Some say future wars will be fought over water, and a billion people around the world are already struggling to find enough water to live on. Now researchers from the National University of Singapore (NUS) are coming to the rescue.
The NUS team created a substance capable of extracting water from the air without any external power source.
An airgel to extract water from the air
There is so much water in the Earth's atmosphere that it fills nearly half a trillion Olympic swimming pools. But the simple atmosphere has long been overlooked as a source of drinking water. To extract water from this underused source, a team led by Professor I have Ghim Wei of the Department of Electrical and Computer Engineering of the NUS created a type of airgel, a solid material that weighs almost nothing.
Under the microscope it looks like a sponge, but it doesn't need to be squeezed to release the water it absorbs from the air. It also does not require a battery. In a humid environment, only one kilogram of airgel is able to extract water from the air for 17 liters per day.
Water from the air with an airgel: how does it work?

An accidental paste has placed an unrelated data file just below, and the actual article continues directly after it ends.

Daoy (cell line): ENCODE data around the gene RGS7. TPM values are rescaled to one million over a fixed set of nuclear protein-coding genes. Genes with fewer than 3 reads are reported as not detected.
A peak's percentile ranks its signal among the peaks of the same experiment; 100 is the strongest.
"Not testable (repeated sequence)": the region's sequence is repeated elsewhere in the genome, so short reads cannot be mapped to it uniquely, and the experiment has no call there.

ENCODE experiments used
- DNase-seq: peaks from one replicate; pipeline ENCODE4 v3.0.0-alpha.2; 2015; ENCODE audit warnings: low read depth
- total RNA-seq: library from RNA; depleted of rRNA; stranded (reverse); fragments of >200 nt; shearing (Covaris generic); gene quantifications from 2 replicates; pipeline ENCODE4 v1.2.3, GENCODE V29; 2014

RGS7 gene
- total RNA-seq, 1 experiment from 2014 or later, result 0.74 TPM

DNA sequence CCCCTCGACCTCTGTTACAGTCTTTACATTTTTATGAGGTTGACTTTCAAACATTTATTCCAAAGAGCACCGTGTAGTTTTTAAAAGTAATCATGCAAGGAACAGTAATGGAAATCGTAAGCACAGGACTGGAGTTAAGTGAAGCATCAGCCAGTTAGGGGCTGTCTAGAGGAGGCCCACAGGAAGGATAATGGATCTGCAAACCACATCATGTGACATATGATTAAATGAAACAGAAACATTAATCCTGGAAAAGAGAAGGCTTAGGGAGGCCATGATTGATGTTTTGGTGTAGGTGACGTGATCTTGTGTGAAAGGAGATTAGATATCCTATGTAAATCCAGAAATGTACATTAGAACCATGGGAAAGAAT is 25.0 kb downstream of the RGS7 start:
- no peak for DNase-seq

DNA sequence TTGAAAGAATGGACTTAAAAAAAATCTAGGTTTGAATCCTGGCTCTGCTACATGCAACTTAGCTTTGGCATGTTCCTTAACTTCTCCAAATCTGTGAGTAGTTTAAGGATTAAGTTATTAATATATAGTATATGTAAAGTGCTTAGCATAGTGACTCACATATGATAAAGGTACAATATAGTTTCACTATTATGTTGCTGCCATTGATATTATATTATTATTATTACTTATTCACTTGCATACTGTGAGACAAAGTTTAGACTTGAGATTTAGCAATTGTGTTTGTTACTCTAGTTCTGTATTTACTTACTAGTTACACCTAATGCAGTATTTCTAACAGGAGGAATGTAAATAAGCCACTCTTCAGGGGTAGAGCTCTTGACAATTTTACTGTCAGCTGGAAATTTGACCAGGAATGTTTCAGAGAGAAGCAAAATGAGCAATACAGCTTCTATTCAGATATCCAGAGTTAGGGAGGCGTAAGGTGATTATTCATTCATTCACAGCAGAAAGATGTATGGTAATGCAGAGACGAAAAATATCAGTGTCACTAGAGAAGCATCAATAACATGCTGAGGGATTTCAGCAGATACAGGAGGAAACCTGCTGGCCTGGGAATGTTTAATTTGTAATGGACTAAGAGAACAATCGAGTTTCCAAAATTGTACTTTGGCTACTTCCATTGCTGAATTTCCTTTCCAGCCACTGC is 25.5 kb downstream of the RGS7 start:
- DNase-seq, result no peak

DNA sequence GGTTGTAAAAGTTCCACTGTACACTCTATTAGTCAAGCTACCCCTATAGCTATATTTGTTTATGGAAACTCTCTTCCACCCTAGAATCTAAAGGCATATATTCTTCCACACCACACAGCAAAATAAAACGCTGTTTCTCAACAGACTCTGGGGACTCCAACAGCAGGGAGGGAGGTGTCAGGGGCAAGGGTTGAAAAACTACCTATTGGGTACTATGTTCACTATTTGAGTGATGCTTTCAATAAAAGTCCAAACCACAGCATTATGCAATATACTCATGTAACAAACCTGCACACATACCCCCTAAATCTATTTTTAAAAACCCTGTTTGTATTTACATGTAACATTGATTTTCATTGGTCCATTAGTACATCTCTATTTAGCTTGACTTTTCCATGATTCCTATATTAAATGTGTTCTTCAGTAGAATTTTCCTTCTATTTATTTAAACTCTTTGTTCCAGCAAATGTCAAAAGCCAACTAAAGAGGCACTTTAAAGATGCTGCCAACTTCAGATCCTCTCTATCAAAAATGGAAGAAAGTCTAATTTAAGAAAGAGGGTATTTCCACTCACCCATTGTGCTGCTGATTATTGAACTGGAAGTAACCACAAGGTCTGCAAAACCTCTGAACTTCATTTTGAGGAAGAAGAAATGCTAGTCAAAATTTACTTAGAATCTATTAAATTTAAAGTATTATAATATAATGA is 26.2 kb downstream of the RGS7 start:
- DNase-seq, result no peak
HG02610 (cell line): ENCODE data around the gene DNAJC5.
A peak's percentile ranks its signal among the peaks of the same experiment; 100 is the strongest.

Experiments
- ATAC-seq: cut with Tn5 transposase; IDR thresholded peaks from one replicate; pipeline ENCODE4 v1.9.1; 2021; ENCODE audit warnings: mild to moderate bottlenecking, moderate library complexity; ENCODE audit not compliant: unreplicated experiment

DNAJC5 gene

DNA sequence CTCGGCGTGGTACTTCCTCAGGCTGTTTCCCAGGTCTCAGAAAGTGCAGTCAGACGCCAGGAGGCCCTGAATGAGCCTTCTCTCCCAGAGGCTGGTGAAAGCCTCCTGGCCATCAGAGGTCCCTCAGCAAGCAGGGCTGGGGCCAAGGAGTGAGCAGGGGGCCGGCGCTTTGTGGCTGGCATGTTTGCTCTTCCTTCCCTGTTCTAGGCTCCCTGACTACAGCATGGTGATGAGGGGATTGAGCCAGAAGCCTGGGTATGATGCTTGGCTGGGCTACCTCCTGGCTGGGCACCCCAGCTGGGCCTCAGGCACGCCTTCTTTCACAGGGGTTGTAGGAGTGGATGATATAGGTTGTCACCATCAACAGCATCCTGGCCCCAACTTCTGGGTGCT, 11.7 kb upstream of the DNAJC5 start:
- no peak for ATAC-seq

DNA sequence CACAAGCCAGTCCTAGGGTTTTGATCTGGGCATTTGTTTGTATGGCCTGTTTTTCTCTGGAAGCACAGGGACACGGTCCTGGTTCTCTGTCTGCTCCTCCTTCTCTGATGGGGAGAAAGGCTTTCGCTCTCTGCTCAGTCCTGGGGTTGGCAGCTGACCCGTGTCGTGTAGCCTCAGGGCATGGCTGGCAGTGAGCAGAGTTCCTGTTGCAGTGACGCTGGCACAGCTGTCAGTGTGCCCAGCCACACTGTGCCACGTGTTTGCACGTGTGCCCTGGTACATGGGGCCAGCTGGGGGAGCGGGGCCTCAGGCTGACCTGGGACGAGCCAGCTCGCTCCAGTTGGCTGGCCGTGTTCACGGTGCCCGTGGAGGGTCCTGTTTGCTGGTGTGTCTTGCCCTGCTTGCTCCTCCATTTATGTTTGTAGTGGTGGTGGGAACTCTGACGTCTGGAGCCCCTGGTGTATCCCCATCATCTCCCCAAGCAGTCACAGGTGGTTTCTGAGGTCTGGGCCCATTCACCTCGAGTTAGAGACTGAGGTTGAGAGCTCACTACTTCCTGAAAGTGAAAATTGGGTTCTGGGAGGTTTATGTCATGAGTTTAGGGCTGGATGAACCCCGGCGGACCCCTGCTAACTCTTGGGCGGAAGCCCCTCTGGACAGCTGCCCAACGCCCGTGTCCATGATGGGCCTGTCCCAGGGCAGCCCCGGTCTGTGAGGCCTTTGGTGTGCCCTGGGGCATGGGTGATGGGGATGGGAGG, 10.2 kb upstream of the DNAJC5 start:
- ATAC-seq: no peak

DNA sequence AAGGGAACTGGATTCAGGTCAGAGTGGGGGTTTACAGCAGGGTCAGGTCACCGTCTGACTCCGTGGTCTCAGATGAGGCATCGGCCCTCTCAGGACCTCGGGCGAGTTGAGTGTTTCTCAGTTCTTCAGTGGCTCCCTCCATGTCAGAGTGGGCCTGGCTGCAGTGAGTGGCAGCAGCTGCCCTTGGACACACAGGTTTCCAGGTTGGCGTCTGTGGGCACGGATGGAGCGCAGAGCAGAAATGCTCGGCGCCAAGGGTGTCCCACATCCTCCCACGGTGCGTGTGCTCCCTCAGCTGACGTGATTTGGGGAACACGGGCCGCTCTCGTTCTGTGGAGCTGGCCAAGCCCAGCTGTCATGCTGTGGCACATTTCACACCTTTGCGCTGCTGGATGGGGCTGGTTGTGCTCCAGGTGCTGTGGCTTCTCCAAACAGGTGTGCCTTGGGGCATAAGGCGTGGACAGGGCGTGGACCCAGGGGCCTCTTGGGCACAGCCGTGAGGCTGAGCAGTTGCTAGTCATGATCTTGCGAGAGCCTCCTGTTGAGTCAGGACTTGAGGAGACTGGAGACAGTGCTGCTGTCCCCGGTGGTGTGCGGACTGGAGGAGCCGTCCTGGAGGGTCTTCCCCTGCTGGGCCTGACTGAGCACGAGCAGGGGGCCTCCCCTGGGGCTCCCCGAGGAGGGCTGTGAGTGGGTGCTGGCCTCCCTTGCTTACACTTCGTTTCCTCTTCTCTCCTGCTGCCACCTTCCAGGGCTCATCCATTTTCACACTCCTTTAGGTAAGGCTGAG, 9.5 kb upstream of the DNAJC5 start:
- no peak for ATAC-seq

The trick lies in the long snake-like molecules, known as polymers, that make up the airgel. The special long-chain polymer consists of a sophisticated chemical structure that can continuously switch from water attraction to water repulsion.
This “smart” airgel extracts water from the air, condenses it into a liquid and releases the water. When it's sunny, the smart structure can further increase water release by moving into a state of total water repulsion. And it is very effective in this. 95 percent of the water vapor that enters the airgel comes out as water. In laboratory tests, the airgel has been supplying water continuously for months.
The researchers tested the water and found that it met the World Health Organization standards for drinking water.
The first device that does not require power
Other scientists have previously devised methods for extracting water from the air, but their designs had to be powered by sunlight or electricity and had moving parts that needed to be opened and closed. The NUS researchers published their creation in the journal Science Advances ("MOF matrix of autonomous atmospheric water infiltration"). Now they are looking for industrial partners to expand the device for home or industrial use. Perhaps it could even find a place in endurance sports or survival kits, for example. "As atmospheric water is continually replenished by the global hydrological cycle, our invention offers a promising solution for achieving sustainable freshwater production in a variety of climatic conditions, at minimal energy cost," said prof. I have.